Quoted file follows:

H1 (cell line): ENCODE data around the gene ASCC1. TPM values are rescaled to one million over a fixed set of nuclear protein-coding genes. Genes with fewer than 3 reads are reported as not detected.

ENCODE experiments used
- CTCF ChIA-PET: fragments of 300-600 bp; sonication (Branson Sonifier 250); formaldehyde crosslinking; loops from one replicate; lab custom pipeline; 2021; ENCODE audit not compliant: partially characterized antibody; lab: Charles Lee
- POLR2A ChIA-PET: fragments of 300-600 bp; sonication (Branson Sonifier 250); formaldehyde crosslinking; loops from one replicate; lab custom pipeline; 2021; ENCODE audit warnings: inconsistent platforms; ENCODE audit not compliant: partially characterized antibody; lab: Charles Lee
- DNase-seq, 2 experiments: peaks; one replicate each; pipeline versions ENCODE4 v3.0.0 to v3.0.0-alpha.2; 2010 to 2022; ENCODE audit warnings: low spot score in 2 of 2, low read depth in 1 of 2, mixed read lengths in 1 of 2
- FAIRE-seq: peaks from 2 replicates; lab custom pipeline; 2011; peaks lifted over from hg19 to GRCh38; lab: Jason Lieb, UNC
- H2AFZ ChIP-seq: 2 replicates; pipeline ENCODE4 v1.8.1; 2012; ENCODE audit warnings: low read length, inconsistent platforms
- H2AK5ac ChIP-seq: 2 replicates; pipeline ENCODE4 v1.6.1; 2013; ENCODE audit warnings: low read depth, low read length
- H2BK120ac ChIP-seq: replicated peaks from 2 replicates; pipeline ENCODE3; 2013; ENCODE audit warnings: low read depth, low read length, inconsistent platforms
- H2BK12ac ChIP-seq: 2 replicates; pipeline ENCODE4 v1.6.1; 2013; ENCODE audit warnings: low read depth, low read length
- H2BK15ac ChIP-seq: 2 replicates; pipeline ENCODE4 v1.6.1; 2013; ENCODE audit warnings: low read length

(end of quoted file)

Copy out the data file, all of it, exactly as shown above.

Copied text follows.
H1 (cell line): ENCODE data around the gene ASCC1. TPM values are rescaled to one million over a fixed set of nuclear protein-coding genes. Genes with fewer than 3 reads are reported as not detected.

ENCODE experiments used
- CTCF ChIA-PET: fragments of 300-600 bp; sonication (Branson Sonifier 250); formaldehyde crosslinking; loops from one replicate; lab custom pipeline; 2021; ENCODE audit not compliant: partially characterized antibody; lab: Charles Lee
- POLR2A ChIA-PET: fragments of 300-600 bp; sonication (Branson Sonifier 250); formaldehyde crosslinking; loops from one replicate; lab custom pipeline; 2021; ENCODE audit warnings: inconsistent platforms; ENCODE audit not compliant: partially characterized antibody; lab: Charles Lee
- DNase-seq, 2 experiments: peaks; one replicate each; pipeline versions ENCODE4 v3.0.0 to v3.0.0-alpha.2; 2010 to 2022; ENCODE audit warnings: low spot score in 2 of 2, low read depth in 1 of 2, mixed read lengths in 1 of 2
- FAIRE-seq: peaks from 2 replicates; lab custom pipeline; 2011; peaks lifted over from hg19 to GRCh38; lab: Jason Lieb, UNC
- H2AFZ ChIP-seq: 2 replicates; pipeline ENCODE4 v1.8.1; 2012; ENCODE audit warnings: low read length, inconsistent platforms
- H2AK5ac ChIP-seq: 2 replicates; pipeline ENCODE4 v1.6.1; 2013; ENCODE audit warnings: low read depth, low read length
- H2BK120ac ChIP-seq: replicated peaks from 2 replicates; pipeline ENCODE3; 2013; ENCODE audit warnings: low read depth, low read length, inconsistent platforms
- H2BK12ac ChIP-seq: 2 replicates; pipeline ENCODE4 v1.6.1; 2013; ENCODE audit warnings: low read depth, low read length
- H2BK15ac ChIP-seq: 2 replicates; pipeline ENCODE4 v1.6.1; 2013; ENCODE audit warnings: low read length